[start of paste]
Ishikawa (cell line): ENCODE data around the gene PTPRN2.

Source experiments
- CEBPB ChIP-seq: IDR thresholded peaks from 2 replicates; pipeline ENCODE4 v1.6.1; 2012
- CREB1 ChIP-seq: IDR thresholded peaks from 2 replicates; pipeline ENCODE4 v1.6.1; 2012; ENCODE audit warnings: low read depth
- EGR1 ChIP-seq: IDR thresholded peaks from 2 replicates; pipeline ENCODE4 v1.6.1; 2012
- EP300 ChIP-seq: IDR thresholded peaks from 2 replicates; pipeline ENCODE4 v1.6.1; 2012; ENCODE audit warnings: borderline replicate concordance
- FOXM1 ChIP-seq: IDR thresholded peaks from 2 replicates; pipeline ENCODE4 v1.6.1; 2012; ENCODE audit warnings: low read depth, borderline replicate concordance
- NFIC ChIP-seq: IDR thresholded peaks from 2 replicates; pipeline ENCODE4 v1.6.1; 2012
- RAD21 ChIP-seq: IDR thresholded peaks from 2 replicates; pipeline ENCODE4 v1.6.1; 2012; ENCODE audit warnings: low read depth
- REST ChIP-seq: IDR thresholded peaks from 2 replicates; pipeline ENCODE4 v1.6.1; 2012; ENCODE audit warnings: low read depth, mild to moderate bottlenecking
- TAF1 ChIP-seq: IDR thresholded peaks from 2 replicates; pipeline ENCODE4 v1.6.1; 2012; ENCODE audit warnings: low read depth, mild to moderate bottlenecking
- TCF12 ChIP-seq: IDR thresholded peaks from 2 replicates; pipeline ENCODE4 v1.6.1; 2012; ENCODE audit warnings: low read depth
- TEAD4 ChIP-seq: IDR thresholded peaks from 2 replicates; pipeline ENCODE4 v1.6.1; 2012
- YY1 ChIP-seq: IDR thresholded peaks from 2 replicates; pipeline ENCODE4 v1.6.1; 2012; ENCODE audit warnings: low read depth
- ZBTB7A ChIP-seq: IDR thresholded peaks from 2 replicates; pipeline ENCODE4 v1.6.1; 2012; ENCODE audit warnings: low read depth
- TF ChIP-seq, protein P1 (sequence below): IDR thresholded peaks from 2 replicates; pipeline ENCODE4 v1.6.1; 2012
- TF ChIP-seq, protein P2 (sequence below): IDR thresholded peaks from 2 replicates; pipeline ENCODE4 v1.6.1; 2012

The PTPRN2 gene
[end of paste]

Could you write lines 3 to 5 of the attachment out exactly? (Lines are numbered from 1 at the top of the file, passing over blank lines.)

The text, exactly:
- CEBPB ChIP-seq: IDR thresholded peaks from 2 replicates; pipeline ENCODE4 v1.6.1; 2012
- CREB1 ChIP-seq: IDR thresholded peaks from 2 replicates; pipeline ENCODE4 v1.6.1; 2012; ENCODE audit warnings: low read depth
- EGR1 ChIP-seq: IDR thresholded peaks from 2 replicates; pipeline ENCODE4 v1.6.1; 2012